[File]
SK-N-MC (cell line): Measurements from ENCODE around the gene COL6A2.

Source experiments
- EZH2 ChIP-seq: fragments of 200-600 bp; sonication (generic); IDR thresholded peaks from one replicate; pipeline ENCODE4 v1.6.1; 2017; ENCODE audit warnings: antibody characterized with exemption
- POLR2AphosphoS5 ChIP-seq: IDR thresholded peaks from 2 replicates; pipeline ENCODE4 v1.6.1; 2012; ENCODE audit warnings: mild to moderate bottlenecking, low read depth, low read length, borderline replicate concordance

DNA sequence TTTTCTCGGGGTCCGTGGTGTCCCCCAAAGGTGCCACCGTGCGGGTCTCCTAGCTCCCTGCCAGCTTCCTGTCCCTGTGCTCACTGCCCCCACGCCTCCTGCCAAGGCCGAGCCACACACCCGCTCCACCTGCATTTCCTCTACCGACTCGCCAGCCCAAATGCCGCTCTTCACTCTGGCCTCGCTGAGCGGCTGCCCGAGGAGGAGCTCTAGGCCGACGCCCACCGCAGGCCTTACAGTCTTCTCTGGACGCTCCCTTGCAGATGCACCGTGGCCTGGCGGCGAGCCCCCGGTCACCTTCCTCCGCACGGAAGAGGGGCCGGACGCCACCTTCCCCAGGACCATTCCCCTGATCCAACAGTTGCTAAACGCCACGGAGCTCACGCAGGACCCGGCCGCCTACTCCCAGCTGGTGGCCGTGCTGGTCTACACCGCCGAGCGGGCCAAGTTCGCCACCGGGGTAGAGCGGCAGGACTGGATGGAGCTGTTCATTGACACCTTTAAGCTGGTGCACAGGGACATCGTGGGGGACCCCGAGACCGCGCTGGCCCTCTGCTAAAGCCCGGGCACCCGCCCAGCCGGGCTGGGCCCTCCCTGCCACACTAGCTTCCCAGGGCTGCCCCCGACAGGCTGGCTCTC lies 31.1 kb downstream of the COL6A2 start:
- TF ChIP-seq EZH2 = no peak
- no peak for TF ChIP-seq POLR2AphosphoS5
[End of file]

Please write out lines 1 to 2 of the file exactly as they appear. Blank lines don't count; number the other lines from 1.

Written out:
SK-N-MC (cell line): Measurements from ENCODE around the gene COL6A2.

Source experiments